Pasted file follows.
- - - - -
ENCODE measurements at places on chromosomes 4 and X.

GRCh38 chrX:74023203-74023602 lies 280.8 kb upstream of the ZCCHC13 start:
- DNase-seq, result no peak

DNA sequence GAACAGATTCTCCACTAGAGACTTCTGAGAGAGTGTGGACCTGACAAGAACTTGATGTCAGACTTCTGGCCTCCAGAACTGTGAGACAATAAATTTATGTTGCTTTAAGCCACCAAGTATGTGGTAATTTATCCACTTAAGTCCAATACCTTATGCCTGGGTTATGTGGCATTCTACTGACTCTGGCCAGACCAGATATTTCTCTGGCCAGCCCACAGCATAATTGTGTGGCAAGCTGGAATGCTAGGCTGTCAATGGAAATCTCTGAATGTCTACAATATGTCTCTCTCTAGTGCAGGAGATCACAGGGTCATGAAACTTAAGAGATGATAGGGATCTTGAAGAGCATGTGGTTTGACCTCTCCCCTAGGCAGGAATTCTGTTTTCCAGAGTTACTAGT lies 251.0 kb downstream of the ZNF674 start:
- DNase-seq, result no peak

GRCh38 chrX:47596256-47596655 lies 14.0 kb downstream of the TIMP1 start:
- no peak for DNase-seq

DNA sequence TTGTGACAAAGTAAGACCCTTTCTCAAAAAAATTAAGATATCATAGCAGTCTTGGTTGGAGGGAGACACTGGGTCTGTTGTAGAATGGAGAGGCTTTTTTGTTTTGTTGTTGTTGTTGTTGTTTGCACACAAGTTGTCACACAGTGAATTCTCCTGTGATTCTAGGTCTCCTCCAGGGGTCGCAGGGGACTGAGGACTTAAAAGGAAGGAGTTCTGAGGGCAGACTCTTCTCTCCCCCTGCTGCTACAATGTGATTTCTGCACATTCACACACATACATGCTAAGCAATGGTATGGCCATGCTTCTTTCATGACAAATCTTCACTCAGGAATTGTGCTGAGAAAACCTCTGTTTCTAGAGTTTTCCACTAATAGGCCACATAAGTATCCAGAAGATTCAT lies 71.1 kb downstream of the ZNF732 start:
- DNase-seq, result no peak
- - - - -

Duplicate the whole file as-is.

ENCODE measurements at places on chromosomes 4 and X.

GRCh38 chrX:74023203-74023602 lies 280.8 kb upstream of the ZCCHC13 start:
- DNase-seq, result no peak

DNA sequence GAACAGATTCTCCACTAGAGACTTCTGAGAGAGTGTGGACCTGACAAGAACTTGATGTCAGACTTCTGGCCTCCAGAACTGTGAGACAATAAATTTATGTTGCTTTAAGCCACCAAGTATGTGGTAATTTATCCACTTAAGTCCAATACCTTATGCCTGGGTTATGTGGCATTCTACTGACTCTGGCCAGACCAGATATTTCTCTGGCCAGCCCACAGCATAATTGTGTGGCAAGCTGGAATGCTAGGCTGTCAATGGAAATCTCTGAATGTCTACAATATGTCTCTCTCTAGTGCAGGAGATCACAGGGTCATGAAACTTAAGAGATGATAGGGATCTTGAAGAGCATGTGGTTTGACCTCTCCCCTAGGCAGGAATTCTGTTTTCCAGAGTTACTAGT lies 251.0 kb downstream of the ZNF674 start:
- DNase-seq, result no peak

GRCh38 chrX:47596256-47596655 lies 14.0 kb downstream of the TIMP1 start:
- no peak for DNase-seq

DNA sequence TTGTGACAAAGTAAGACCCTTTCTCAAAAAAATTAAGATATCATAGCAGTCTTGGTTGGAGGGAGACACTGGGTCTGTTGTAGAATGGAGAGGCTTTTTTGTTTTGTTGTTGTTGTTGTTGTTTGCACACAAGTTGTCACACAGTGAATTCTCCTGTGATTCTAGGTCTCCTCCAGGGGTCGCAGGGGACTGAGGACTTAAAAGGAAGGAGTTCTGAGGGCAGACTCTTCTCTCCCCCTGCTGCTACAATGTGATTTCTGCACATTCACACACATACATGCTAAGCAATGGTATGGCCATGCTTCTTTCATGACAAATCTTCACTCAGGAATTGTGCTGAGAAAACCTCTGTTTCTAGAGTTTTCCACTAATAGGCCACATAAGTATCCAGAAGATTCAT lies 71.1 kb downstream of the ZNF732 start:
- DNase-seq, result no peak